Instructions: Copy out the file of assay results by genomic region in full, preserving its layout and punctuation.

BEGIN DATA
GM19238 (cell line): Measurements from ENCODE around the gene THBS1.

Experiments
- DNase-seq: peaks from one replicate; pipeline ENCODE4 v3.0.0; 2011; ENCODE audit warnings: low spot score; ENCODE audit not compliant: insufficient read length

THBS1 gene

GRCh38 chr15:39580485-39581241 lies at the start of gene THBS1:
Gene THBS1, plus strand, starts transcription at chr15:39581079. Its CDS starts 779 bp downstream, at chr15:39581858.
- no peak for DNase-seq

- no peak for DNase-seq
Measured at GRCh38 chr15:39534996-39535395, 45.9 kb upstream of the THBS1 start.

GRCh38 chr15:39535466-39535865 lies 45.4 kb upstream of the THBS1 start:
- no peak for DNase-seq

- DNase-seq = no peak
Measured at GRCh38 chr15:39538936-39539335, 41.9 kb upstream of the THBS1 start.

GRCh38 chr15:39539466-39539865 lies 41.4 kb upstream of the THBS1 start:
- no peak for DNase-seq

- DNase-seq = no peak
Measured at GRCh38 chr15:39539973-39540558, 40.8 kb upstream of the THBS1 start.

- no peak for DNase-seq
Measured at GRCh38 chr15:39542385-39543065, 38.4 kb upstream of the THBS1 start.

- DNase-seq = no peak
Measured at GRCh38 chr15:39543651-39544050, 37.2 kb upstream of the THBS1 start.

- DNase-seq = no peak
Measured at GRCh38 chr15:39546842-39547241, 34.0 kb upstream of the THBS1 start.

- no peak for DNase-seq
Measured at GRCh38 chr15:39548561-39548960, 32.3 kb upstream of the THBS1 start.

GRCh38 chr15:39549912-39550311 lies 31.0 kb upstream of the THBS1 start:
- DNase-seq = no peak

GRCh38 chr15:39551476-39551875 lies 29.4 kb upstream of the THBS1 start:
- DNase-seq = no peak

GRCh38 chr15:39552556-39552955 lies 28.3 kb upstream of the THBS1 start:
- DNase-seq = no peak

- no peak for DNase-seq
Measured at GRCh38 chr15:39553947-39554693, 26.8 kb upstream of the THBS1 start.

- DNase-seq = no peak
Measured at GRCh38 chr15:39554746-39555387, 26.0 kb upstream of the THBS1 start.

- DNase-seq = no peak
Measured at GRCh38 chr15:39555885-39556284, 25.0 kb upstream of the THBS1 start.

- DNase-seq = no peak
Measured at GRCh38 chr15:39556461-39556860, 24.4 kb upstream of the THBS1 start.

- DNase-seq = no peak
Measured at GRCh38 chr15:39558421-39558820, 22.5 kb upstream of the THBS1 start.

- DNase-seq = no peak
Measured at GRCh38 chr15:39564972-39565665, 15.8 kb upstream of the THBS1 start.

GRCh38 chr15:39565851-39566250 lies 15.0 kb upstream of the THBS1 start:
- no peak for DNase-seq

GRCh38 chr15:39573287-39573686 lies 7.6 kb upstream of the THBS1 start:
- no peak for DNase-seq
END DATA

GM19238 (cell line): Measurements from ENCODE around the gene THBS1.

Experiments
- DNase-seq: peaks from one replicate; pipeline ENCODE4 v3.0.0; 2011; ENCODE audit warnings: low spot score; ENCODE audit not compliant: insufficient read length

THBS1 gene

GRCh38 chr15:39580485-39581241 lies at the start of gene THBS1:
Gene THBS1, plus strand, starts transcription at chr15:39581079. Its CDS starts 779 bp downstream, at chr15:39581858.
- no peak for DNase-seq

- no peak for DNase-seq
Measured at GRCh38 chr15:39534996-39535395, 45.9 kb upstream of the THBS1 start.

GRCh38 chr15:39535466-39535865 lies 45.4 kb upstream of the THBS1 start:
- no peak for DNase-seq

- DNase-seq = no peak
Measured at GRCh38 chr15:39538936-39539335, 41.9 kb upstream of the THBS1 start.

GRCh38 chr15:39539466-39539865 lies 41.4 kb upstream of the THBS1 start:
- no peak for DNase-seq

- DNase-seq = no peak
Measured at GRCh38 chr15:39539973-39540558, 40.8 kb upstream of the THBS1 start.

- no peak for DNase-seq
Measured at GRCh38 chr15:39542385-39543065, 38.4 kb upstream of the THBS1 start.

- DNase-seq = no peak
Measured at GRCh38 chr15:39543651-39544050, 37.2 kb upstream of the THBS1 start.

- DNase-seq = no peak
Measured at GRCh38 chr15:39546842-39547241, 34.0 kb upstream of the THBS1 start.

- no peak for DNase-seq
Measured at GRCh38 chr15:39548561-39548960, 32.3 kb upstream of the THBS1 start.

GRCh38 chr15:39549912-39550311 lies 31.0 kb upstream of the THBS1 start:
- DNase-seq = no peak

GRCh38 chr15:39551476-39551875 lies 29.4 kb upstream of the THBS1 start:
- DNase-seq = no peak

GRCh38 chr15:39552556-39552955 lies 28.3 kb upstream of the THBS1 start:
- DNase-seq = no peak

- no peak for DNase-seq
Measured at GRCh38 chr15:39553947-39554693, 26.8 kb upstream of the THBS1 start.

- DNase-seq = no peak
Measured at GRCh38 chr15:39554746-39555387, 26.0 kb upstream of the THBS1 start.

- DNase-seq = no peak
Measured at GRCh38 chr15:39555885-39556284, 25.0 kb upstream of the THBS1 start.

- DNase-seq = no peak
Measured at GRCh38 chr15:39556461-39556860, 24.4 kb upstream of the THBS1 start.

- DNase-seq = no peak
Measured at GRCh38 chr15:39558421-39558820, 22.5 kb upstream of the THBS1 start.

- DNase-seq = no peak
Measured at GRCh38 chr15:39564972-39565665, 15.8 kb upstream of the THBS1 start.

GRCh38 chr15:39565851-39566250 lies 15.0 kb upstream of the THBS1 start:
- no peak for DNase-seq

GRCh38 chr15:39573287-39573686 lies 7.6 kb upstream of the THBS1 start:
- no peak for DNase-seq